Top car makers battled it out in the safari rally

Updated: November 20, 2013

The portal, was until 2006 a source of pride for Fuji Heavy Industries of Japan, the manufacturer of Subaru cars. It was also an inspiration to budding racing drivers when rallying headlined the company’s motorsport division, Subaru Technica International (STi).

In the website, which today concentrates more on Subaru models trade news, the Motorsport Archives Link is a living testament of Kenya’s past special place in global rally sport.

Of the 27 Subaru All Works Drivers from various nationalities including seven former world champions, two are Kenyans — Patrick Njiru and Ian Duncan.

The two are listed as members of an exclusive club of Subaru motorsport folklore, having helped build the Subaru brand name from anonymity to become one of the most successful international rally cars particularly the aggressive, all conquering Subaru Impreza STi WRX model that once commanded a near cult following globally among the fast and furious.

The Subaru craze that was started by Njiru  in Kenya, who drove the marquee from 1984 to 1999, finally hit the yuppies of Kenya’s emerging middle-class  recently following an influx of second-hand imports of the Impreza WRX STi model from Japan and Europe.


Eight-year jinx

On November 30, they will be parading their machines during the Subaru Fest at Carnivore grounds,  including a limited edition Subaru Impreza S200 — one of the 400 ever made — handed down to Martin Felix, 23, an IT specialist at San Valencia Hospitality by his boss Phineas Kimathi, another great Kenyan rallying hero.

Under  STi  banner,  Subaru debuted in international motorsport in the 80s in the under-powered Subaru Leone. One was actually driven by Njiru in 1987  to 17th position when he broke the eight-year jinx of African drivers’ failure to finish the Safari.

Buoyed by these notable results, Subaru debuted the turbo-charged Subaru Legacy in 1990 in a fashionable manner. Noriyuki Koseki, who had discovered Njiru and supported him in 1987, convinced Fuji Heavy Industries to prove the car’s racing potential by attempting the  FIA 100,000km world record run by a turbo-charged sedan.

This was achieved between January 2 and 21, 1989 when  three Japanese drove the car non-stop at the Arizona Test Centre outside of Phoenix, Arizona to break the 100,000 km  FIA World Land Endurance Record by maintaining an average speed of 138.780 mph (223.345 km/h) for 447 hours, 44 minutes and 9.887 seconds, or 18.5 days. Pit stops were made every two hours with a driver change and refueling, while tyre changes were made at 96 hour intervals, or every 13,400 miles (21,600km).

Convinced they had a winner,  Koseki went ahead to debut the Legacy in the world market under the motorsport platform in the Safari Rally.

In 1990, Subaru made a full assault with six cars led by Finnish ace Markku Alen. All the Group A Subarus retired with the exception of Jim Heather Hayes of Kenya, who finished sixth overall.

Njiru had became a fast learner, starting from the bottom and in 1990 matured spectacularly by finishing eighth to become the first driver in the world to finish the Safari in a Group N or standard version Legacy.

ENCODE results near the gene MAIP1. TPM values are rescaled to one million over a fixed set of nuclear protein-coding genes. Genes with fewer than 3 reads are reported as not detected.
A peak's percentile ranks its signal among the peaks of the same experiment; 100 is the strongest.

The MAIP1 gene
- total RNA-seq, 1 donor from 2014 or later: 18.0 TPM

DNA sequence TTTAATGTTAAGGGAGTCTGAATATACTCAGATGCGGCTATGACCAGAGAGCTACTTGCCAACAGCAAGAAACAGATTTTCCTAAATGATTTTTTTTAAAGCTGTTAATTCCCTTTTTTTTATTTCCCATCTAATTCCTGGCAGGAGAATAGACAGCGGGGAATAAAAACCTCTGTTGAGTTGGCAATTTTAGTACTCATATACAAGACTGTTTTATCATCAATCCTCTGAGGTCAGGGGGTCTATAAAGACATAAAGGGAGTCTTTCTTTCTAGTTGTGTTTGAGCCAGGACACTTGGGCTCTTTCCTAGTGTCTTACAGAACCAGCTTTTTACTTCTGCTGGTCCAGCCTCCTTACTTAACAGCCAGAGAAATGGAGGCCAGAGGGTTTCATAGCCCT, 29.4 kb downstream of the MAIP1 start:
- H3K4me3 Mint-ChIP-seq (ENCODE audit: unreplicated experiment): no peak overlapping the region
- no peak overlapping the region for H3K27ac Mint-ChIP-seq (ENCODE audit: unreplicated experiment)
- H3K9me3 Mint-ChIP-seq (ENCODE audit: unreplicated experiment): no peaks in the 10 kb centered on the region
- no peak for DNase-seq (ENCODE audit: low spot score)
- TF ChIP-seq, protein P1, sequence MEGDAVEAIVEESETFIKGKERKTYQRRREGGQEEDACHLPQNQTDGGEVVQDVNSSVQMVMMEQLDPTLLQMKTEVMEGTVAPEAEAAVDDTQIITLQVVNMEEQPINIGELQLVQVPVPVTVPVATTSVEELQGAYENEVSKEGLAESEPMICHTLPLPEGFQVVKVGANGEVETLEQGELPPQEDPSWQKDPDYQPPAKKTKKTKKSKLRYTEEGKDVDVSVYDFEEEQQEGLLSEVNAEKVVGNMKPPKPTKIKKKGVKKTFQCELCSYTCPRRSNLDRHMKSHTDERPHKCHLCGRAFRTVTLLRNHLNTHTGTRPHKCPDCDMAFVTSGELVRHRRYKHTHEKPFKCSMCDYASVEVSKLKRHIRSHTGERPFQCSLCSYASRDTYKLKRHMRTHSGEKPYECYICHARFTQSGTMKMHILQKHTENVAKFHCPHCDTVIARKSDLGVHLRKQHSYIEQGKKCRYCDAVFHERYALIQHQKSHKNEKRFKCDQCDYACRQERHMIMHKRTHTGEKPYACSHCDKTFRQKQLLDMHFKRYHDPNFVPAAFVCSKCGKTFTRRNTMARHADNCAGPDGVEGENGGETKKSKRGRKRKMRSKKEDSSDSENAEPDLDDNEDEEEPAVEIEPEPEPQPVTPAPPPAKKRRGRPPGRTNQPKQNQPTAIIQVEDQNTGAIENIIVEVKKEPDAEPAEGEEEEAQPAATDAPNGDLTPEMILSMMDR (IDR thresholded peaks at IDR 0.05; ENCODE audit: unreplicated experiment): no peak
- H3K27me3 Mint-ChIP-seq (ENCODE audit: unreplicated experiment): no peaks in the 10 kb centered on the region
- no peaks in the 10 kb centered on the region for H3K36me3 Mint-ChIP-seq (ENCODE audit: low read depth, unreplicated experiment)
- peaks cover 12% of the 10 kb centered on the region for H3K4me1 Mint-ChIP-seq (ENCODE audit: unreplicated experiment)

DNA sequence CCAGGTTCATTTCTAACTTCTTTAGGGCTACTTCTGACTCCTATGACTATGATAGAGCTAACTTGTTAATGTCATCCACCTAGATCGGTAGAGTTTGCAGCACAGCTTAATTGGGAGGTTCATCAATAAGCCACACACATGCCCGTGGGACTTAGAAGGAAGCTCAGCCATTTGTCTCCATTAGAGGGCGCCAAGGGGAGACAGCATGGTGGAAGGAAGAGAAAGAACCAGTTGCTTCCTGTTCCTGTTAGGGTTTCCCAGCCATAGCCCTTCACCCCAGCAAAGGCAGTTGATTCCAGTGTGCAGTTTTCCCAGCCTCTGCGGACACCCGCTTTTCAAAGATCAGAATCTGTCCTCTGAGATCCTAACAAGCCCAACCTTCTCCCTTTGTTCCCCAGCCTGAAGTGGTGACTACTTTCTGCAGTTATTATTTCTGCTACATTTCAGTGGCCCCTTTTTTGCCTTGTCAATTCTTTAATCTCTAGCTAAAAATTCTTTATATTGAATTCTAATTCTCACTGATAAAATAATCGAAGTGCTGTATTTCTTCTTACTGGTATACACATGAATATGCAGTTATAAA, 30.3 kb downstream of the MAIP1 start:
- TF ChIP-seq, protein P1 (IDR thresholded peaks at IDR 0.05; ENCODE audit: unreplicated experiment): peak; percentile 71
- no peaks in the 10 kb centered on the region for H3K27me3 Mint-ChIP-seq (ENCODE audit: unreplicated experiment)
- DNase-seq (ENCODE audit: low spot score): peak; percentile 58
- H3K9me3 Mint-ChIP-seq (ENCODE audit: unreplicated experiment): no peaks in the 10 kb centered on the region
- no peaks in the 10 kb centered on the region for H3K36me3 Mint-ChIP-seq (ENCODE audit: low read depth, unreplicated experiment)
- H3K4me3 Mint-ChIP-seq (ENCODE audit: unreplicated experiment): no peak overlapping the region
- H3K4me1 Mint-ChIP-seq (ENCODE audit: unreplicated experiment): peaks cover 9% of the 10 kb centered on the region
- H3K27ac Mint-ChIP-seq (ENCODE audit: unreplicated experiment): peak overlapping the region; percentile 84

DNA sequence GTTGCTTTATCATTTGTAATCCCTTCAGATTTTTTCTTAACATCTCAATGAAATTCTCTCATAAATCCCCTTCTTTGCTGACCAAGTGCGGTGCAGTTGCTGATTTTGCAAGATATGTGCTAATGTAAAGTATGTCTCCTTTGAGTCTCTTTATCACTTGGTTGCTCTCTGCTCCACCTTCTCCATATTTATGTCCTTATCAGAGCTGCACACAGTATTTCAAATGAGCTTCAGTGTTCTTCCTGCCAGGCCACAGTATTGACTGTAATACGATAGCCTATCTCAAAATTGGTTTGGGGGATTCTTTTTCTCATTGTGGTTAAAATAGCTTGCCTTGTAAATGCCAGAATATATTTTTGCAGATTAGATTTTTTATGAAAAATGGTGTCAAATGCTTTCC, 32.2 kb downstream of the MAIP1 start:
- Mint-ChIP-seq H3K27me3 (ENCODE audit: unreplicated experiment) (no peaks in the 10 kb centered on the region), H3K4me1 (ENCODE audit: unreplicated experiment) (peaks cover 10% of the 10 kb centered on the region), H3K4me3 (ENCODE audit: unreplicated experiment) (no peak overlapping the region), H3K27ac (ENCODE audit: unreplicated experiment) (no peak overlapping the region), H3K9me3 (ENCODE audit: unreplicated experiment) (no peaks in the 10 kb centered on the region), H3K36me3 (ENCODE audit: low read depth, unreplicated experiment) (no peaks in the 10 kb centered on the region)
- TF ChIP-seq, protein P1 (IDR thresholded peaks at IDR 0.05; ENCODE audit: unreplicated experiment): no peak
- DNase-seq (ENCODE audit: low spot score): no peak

This earned him an automatic place as a member of the fully-fledged Subaru All Works Drivers Team at category B.

From then on, Njiru’s star shone, earning rare outings in Australia, South Africa and Malaysia.  Born of peasant parents who did not own a car or motor bike, Njiru’s attachment with the Safari clicked in the 60s when like all boys of his generation from the Mt Kenya region he would keep vigil during Easter to watch the cars attempt the “sting in the tail” last leg, which claimed the giants around Runyenges speed test section.

After high school, he went to Japan for further studies and returned home with a diploma in mechanical engineering and a lasting relationship with the Japanese.  Koseki went ahead and invited him to be part of his motorsport team, Subaru Motorsport Group as Fuji Heavy Industries was yet to attempt the World Rally Championship full calendar.

The 1990 quantum leap saw him emerge as one of Africa’s most visible homegrown sports hero.

By 1992, he was seen as one of Africa’s foremost sportsmen with a multi-racial appeal. In his privileged position, he was chosen as a symbol of reconciliation after the birth of the Rainbow nation in South Africa by being  invited there to bridge the colour bar in sports by competing in an all white sport. He finished a credible 7th in a Nissan Stanza.

In 1993  Koseki returned to the Safari just in time after British America Tobacco  (BAT) signed Njiru for a Sh750,000 annual sponsorship to attempt the Safari in a tiny 990 CC Subaru Vivio in the company of Colin McRae of Britain, which he drove to the finish line in 12th position.

Naturally when Subaru introduced the Impreza, he was in a privileged position to do development work in the Safari through the Kenya National Championship in the same year.

With full factory backing Njiru, co-driven by Abdul Sidi, he  finished 4th in the Safari in a Subaru Impreza, the highest African finisher in the history of the Safari.  BAT increased his sponsorship to Sh8.4 million, by then the highest corporate sponsorship to an individual in Africa.

He also won the Kenya National Rally Championship a record five times.

But his 1994 appearance marked diminishing presence  of Subaru Motor Sport Group, which was replaced by UK-based Prodrive that was given the onus of moving Subaru to the citadel of rallying, the World Rally Championship.

Njiru’s heydays took a nosedive due to economic hardships which  affected virtually all sectors of the economy, the Safari included.


Source: STANDARD Digital

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